Thomas P.M. Barnett is neither a politician, nor is he over fifty years old, so you can trust him. This, at least, is the conclusion you could draw from his recent article in World Politics Review. Looking over the partisan and political disappointments of the last few decades, Barnett argues that this frustration political dynamic can be traced to one fundamental problem: the Boomers are in power.
Why the Boomer Generation Produced Few Great Politicians
All the top talent of the Boomer generation went into business and technology, while the dregs went into politics."
The Problem With Boomers' Approach to Politics
Try coming up with a single historic piece of legislation passed by the Boomer politicians, whose primary manias revolve around thwarting their political enemies in a painfully myopic zero-sum fashion.
How the Boomer Perspective Hampers Foreign Policy
Our debates on foreign policy would do well to draw upon a worldview shaped more by the 1970s, because it is an understanding of international affairs better in line with today's globalization paradigm (e.g., have/have-not conflicts, oil price shocks, transnational terrorism, global environmentalism). Obviously, Boomer politicians do care about these issues. But how they frame possible solutions is reflected -- and too often restricted -- by 'where they were when . . . '"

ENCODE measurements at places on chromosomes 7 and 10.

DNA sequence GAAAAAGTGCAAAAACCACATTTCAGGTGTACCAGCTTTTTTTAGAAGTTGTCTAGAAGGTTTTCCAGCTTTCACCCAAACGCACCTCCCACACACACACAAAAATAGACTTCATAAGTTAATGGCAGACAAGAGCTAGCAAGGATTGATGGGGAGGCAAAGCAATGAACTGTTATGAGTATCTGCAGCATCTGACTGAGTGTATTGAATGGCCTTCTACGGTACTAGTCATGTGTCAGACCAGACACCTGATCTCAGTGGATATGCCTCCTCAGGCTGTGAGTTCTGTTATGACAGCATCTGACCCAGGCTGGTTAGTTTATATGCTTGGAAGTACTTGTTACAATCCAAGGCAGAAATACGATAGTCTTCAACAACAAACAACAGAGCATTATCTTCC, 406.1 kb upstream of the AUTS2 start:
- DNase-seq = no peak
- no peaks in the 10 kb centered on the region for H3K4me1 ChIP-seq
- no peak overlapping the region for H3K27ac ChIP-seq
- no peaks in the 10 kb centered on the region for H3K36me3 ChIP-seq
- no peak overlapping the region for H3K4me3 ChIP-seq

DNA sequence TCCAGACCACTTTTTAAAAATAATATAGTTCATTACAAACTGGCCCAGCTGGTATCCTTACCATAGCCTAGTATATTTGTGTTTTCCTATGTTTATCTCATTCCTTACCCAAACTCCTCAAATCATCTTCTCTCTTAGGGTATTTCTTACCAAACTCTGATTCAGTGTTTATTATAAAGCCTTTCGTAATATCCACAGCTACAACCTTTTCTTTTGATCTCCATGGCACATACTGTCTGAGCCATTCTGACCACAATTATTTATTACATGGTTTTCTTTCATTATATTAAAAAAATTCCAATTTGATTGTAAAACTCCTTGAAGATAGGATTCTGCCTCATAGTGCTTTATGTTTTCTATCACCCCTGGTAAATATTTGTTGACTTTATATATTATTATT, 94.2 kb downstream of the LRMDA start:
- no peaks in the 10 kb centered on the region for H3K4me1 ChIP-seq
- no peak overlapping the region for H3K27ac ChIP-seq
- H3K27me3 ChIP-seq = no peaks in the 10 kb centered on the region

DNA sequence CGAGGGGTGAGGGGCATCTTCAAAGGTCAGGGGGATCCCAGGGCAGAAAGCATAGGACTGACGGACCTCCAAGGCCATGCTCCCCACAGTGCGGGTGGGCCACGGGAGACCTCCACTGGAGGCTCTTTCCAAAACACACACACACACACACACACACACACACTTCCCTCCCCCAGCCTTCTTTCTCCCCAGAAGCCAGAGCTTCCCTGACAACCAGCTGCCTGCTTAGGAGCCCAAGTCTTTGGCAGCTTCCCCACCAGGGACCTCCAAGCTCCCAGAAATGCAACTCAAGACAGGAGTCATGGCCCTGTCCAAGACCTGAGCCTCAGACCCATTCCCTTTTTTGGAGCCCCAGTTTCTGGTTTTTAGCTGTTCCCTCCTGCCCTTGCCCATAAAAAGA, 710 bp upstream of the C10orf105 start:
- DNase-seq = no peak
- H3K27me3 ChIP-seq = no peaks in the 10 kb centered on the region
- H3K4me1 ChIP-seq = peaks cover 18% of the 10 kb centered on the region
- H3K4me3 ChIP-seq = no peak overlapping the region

Why Obama Seemed to Resolve These Problems
His vision of a post-Boomer bipartisanship made instinctive sense to a lot of Americans -- especially young Americans, who felt that 16 years of Boomer presidencies had seen this nation argue incessantly over the first several weeks of a fetus's life and the last couple of minutes of a grown person's, while barely touching upon a host of huge issues lying in between."
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